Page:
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I'm trying set the windows system clock using C++. I'm trying with the following code(not working):

#include "stdafx.h"
#include "iostream"
#include "windows.h"
using namespace std;

int _tmain(int argc, _TCHAR* argv[]) {

    SYSTEMTIME st;
    st.wDay = 1;
    st.wMonth = 5;
    st.wYear = 2011;
    st.wHour = 12;
    st.wMinute = 15;
    bool result = SetLocalTime(&st);
    cout << result;
    return 0;
}

Can someone point out my error? Thanks in advance.

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SetLocalTime returns BOOL instead of bool, according to the documentation. –  user142019 Aug 17 '11 at 21:11
1  
@WTP well, it returns BOOL, and is marked WINAPI (__stdcall). It doesn't return a WINAPI :) Also Mask, you'll need to say how your code is not working, not just that it isn't. –  Seth Carnegie Aug 17 '11 at 21:14
    
@Seth Carnegie I've never used Windows API's. I simply read the documentation. Thanks for the information, anyway. –  user142019 Aug 17 '11 at 21:15

4 Answers 4

up vote 3 down vote accepted

st is incompletely initialized and contains invalid values. Initialize it fully and the code works. If you had called GetLastError(), it would have clued you in right away because it was returning 87, which is ERROR_INVALID_PARAMETER. The day of week, seconds and milliseconds fields undoubtedly contain invalid values.

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thanks! and other note: the type of values is WORD not int as I have set –  The Mask Aug 18 '11 at 2:14

Which Windows version? On Vista+, you need admin privileges to set the time. Run your program as administrator and it should work.

Well, as Adam wrote below, admin privileges is not strictly required but let's start to make it work the easy way ;-)

Also, I would ZeroMemory(&st, sizeof(st)) to make sure extra members such as seconds don't contain unacceptable values. Better yet, just initialize all members of the struct.

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1  
Technically you need the SE_SYSTEMTIME_NAME privilege, which you get by being an Administrator, but that's not the only way to do it. –  Adam Rosenfield Aug 17 '11 at 21:12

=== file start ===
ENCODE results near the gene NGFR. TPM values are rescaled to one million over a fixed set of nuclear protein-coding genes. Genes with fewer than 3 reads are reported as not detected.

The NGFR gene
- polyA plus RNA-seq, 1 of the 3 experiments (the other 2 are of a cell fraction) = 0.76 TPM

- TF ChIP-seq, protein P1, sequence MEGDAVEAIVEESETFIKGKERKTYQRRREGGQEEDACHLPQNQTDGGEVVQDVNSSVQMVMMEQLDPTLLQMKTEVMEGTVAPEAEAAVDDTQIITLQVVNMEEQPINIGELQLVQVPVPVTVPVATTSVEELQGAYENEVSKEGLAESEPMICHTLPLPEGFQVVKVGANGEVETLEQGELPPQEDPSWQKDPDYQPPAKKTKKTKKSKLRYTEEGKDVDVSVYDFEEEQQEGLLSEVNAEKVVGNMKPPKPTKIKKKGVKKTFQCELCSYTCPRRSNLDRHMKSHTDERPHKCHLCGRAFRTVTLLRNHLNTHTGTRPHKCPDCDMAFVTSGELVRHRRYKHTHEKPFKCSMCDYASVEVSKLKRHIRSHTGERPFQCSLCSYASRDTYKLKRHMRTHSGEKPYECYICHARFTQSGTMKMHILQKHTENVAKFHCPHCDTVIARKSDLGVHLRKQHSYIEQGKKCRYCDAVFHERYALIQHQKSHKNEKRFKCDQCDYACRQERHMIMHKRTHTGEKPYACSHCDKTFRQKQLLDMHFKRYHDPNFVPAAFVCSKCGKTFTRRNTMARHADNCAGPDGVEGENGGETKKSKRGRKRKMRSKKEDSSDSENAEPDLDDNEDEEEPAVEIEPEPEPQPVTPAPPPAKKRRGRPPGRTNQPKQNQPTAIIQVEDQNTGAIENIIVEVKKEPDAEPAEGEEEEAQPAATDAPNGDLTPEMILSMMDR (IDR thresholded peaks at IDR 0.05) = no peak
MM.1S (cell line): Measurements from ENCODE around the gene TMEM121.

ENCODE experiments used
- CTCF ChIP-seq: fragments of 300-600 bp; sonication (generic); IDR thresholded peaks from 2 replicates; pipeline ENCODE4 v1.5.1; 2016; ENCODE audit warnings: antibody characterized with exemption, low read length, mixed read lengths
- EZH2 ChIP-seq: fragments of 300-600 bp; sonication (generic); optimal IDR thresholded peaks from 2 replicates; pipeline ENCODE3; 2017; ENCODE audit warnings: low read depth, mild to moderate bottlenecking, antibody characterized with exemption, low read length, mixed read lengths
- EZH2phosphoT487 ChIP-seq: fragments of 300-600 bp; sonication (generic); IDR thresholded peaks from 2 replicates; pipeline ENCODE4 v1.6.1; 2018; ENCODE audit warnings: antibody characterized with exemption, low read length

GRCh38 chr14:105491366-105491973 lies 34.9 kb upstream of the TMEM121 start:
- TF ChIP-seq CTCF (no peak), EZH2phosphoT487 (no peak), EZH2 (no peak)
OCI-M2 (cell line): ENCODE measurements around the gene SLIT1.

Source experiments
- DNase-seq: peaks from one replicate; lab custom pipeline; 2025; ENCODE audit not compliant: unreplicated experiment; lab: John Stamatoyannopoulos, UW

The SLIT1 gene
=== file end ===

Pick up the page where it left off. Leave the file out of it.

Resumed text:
Agreed. I was looking up the required priv while you wrote your comment ;-) –  Serge - appTranslator Aug 17 '11 at 21:14
    
I've tried this. I'm running as admin. this it is not the problem.. –  The Mask Aug 17 '11 at 21:30
    
See my edit about st initialization. What does GetLastError() say? –  Serge - appTranslator Aug 17 '11 at 21:41
    
@Serge: GetLastError() // this says 87 –  The Mask Aug 18 '11 at 1:37

From the SetLocalTime() documentation:

The calling process must have the SE_SYSTEMTIME_NAME privilege. This privilege is disabled by default. The SetLocalTime function enables the SE_SYSTEMTIME_NAME privilege before changing the local time and disables the privilege before returning. For more information, see Running with Special Privileges.

A possible solution is turning on UAC in the Linker Options:

Open the project-properties dialog, go to Linker->Manifest and set UAC to "requireAdministrator".

The downside is you then have to run Visual Studio as Administrator to debug your program.

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Thanks for your reply. I did it but still does not work and SetLocalTime returns 0 for me. –  The Mask Aug 17 '11 at 21:39

You need to initialize the parameters you don't need to 0.

Replace:

SYSTEMTIME st;

with:

SYSTEMTIME st;
ZeroMemory(&st, sizeof(st));
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